After my six weeks of constant use of two iPhone 4s, I still believe it is, overall, the best device in its class, for reasons including its ultra high-resolution screen; easy, integrated video calling; slick software; strong battery life; a remarkably thin body; and a world-beating selection of 225,000 third-party apps.Walt Mossberg’s assessment seems consistent with that of four other iPhone 4 users whom I’ve spoken to. The whole antenna-attenuation controversy now appears grossly overblown, as was the unintended acceleration of Toyotas and even (can it really be true?) the damage from the BP oil spill.
…touching the hot spot doesn't always ruin the call, even if it lowers the number of bars. In several cases, when I was already on a call with three or four bars showing, I deliberately covered the hot spot with my hand, and the call continued normally, strong and clear, even though the bars dropped to one or two.
I also spent a few days testing the "bumper" case Apple is now giving away to every iPhone 4 user. It greatly reduced what call problems I experienced, even in weak areas, though it didn't entirely eliminate dropped calls, which occur even in good coverage.
A key reason Apple moved most of the antenna to the outside of the phone was to free up room inside for a larger battery, while keeping the phone thin. In my six weeks of experience, the battery life has been outstanding. I have never run out of battery in a day's use, despite constant, heavy email traffic, lots of Web surfing and app usage, and frequent checking of social networks.
So that's my six-week, real-world report. Despite the hot-spot issue and the exposed antenna, the iPhone 4 does better than the 3GS for me in decent coverage. But I still wouldn't advise adopting it as your primary phone if you live, work or travel in areas with poor AT&T reception, or if you prefer a network under less stress.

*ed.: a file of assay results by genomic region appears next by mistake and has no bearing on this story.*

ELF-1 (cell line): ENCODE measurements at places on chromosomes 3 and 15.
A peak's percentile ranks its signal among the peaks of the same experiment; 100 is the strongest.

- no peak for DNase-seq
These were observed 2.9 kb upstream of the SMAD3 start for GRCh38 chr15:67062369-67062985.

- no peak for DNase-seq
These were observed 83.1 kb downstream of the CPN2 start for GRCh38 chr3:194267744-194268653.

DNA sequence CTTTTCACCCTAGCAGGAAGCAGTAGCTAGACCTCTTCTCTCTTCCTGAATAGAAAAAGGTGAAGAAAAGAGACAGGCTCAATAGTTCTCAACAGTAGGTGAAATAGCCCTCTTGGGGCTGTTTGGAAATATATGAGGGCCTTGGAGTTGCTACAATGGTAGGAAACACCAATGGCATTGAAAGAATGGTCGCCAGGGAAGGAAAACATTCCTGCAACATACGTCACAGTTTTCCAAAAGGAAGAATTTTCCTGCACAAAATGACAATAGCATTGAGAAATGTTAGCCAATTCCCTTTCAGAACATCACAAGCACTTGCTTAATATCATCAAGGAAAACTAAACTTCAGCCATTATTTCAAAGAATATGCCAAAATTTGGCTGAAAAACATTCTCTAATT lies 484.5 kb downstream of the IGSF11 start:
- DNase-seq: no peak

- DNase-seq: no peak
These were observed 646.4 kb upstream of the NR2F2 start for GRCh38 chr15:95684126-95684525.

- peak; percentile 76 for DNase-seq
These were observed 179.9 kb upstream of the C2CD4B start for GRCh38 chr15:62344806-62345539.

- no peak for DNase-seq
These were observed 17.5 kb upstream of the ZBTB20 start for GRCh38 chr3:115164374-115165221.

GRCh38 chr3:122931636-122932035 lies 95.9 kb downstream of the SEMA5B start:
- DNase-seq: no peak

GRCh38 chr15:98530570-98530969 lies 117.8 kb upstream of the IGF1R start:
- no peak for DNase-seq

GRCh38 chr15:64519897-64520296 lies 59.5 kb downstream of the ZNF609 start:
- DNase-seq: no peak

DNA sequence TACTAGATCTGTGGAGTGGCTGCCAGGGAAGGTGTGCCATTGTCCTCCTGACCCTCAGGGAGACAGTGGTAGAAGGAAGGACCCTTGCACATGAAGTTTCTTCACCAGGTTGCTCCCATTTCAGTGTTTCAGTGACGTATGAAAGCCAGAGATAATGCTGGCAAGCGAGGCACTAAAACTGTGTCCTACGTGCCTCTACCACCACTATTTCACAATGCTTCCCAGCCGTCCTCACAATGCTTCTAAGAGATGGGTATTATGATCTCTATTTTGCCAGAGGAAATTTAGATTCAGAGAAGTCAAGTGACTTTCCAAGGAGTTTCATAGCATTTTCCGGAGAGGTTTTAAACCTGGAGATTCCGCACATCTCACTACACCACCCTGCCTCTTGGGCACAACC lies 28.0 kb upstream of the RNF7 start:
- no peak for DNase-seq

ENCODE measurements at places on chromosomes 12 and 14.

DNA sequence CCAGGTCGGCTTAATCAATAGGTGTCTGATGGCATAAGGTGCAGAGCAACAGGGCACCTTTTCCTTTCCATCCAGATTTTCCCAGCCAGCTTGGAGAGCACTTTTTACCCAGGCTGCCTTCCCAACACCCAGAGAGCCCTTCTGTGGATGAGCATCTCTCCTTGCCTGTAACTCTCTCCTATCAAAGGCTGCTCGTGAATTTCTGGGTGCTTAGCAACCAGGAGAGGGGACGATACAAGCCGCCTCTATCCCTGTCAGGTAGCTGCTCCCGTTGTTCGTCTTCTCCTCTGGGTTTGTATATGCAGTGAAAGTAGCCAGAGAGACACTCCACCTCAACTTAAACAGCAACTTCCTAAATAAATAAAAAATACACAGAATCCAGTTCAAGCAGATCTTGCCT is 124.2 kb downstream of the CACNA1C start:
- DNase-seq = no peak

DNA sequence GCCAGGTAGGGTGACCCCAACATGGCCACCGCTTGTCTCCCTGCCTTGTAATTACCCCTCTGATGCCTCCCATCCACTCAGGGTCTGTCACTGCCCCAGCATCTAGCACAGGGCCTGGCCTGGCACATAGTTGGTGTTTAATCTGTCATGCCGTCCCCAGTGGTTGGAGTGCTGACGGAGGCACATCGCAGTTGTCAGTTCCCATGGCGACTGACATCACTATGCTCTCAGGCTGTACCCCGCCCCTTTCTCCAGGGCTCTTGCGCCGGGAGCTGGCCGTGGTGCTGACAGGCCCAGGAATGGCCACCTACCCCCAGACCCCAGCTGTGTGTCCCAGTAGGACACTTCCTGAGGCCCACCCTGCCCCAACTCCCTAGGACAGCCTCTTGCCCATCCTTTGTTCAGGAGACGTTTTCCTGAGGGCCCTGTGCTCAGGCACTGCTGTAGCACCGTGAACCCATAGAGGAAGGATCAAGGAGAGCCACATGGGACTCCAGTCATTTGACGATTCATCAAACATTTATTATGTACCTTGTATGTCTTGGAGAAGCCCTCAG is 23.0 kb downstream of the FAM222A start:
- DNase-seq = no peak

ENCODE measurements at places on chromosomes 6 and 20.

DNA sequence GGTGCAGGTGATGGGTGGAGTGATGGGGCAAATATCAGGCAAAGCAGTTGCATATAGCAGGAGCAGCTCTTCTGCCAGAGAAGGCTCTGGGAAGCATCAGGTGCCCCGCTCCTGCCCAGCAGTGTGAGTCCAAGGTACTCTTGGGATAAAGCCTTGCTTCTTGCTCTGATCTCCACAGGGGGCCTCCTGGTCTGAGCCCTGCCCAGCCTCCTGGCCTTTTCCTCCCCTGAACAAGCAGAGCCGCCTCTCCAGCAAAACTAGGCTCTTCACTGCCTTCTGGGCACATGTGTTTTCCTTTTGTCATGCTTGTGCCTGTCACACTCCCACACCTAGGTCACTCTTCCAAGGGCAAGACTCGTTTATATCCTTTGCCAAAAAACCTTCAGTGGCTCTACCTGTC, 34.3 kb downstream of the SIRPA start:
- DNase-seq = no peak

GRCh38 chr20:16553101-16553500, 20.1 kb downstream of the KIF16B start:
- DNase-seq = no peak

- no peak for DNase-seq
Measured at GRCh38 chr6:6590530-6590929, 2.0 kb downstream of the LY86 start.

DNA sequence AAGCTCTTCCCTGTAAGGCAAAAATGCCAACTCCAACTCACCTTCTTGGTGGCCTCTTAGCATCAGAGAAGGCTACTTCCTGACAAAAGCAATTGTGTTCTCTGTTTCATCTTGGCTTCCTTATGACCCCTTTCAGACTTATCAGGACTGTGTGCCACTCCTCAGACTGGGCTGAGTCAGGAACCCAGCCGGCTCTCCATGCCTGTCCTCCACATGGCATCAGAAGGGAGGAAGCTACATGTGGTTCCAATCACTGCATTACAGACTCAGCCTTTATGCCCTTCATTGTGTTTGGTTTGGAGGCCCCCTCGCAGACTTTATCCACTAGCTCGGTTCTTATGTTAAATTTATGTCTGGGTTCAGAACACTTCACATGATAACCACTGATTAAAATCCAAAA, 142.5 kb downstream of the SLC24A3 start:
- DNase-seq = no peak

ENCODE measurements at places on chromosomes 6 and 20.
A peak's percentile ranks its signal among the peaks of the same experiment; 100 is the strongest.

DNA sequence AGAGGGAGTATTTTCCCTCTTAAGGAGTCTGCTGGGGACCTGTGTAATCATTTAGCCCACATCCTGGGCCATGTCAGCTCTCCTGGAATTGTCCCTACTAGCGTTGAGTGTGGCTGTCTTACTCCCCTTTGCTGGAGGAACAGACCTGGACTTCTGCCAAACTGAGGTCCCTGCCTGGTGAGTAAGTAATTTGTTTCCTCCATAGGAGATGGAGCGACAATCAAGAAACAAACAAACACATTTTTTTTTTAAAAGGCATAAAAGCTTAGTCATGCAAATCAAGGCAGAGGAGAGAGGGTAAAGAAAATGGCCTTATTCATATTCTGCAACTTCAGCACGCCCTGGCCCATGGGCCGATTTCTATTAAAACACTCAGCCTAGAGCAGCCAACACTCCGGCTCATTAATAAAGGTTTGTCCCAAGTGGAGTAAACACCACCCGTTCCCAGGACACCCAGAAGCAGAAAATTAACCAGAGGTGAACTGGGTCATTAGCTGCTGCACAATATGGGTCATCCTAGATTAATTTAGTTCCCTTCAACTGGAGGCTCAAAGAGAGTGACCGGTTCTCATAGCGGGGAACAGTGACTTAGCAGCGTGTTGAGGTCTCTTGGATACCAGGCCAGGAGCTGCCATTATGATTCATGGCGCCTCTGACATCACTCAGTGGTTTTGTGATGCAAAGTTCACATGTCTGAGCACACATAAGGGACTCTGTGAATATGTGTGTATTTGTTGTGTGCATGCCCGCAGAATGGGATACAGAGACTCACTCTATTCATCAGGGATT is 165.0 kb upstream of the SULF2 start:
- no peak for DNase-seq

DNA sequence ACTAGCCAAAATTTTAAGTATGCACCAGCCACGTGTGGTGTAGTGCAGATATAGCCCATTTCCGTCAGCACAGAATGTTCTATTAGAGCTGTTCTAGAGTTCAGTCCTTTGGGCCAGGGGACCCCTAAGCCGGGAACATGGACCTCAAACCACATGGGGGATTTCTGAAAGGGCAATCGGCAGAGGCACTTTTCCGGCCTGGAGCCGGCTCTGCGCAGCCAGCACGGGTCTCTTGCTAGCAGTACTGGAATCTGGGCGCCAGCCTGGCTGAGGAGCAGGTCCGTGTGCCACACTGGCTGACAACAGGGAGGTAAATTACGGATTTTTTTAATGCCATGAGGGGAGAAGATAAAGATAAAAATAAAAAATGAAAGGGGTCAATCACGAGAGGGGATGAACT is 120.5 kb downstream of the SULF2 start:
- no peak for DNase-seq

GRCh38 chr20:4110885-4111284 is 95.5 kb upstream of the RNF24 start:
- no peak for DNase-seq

Were I suspicious and not the trusting soul that I am, I might attribute the media piling-on to: 1) lawyers in search of big payoffs from class-action lawsuits; 2) those who want more government control or oversight (which term one uses betrays one’s philosophical leanings) of the economy; 3) reporters in search of the next bleeding lede. Because I know from TV crime shows that businessmen are the bad guys (but not public-interest lawyers, regulators, and newspeople) there must be another explanation for all this emotion-stirring. Not to worry, I am sure reporters will ferret out the truth. © 2010 Stephen Yuen
[Afterthought: if the oil-spill turns out to be not so bad, that might help President Obama, who had been severely criticized for his inaction. He's a deliberator, not a ditherer! On the other hand, why continue the moratorium on deep-water drilling in the Gulf? It's a puzzlement.]